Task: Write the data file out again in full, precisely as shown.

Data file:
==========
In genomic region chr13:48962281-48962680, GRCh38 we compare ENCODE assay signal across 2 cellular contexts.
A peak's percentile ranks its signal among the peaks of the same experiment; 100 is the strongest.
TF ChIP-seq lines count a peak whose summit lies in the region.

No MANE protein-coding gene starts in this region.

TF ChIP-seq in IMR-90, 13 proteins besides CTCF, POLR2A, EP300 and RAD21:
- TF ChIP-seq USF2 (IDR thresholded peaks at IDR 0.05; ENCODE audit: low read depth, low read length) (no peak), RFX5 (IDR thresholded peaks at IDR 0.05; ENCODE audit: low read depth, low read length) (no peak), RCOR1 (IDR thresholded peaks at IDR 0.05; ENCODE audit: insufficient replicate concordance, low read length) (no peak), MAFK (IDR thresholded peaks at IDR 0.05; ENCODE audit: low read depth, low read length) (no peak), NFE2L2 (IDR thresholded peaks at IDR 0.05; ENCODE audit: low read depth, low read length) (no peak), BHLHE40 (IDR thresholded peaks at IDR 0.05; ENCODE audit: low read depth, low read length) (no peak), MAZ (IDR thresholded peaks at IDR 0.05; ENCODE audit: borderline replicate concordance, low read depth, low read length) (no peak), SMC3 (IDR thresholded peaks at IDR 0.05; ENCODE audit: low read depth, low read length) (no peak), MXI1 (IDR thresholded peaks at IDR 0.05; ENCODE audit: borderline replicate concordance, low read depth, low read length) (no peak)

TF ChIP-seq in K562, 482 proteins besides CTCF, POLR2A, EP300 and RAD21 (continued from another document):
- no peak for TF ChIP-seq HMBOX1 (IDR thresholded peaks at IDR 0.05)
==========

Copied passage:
In genomic region chr13:48962281-48962680, GRCh38 we compare ENCODE assay signal across 2 cellular contexts.
A peak's percentile ranks its signal among the peaks of the same experiment; 100 is the strongest.
TF ChIP-seq lines count a peak whose summit lies in the region.

No MANE protein-coding gene starts in this region.

TF ChIP-seq in IMR-90, 13 proteins besides CTCF, POLR2A, EP300 and RAD21:
- TF ChIP-seq USF2 (IDR thresholded peaks at IDR 0.05; ENCODE audit: low read depth, low read length) (no peak), RFX5 (IDR thresholded peaks at IDR 0.05; ENCODE audit: low read depth, low read length) (no peak), RCOR1 (IDR thresholded peaks at IDR 0.05; ENCODE audit: insufficient replicate concordance, low read length) (no peak), MAFK (IDR thresholded peaks at IDR 0.05; ENCODE audit: low read depth, low read length) (no peak), NFE2L2 (IDR thresholded peaks at IDR 0.05; ENCODE audit: low read depth, low read length) (no peak), BHLHE40 (IDR thresholded peaks at IDR 0.05; ENCODE audit: low read depth, low read length) (no peak), MAZ (IDR thresholded peaks at IDR 0.05; ENCODE audit: borderline replicate concordance, low read depth, low read length) (no peak), SMC3 (IDR thresholded peaks at IDR 0.05; ENCODE audit: low read depth, low read length) (no peak), MXI1 (IDR thresholded peaks at IDR 0.05; ENCODE audit: borderline replicate concordance, low read depth, low read length) (no peak)

TF ChIP-seq in K562, 482 proteins besides CTCF, POLR2A, EP300 and RAD21 (continued from another document):
- no peak for TF ChIP-seq HMBOX1 (IDR thresholded peaks at IDR 0.05)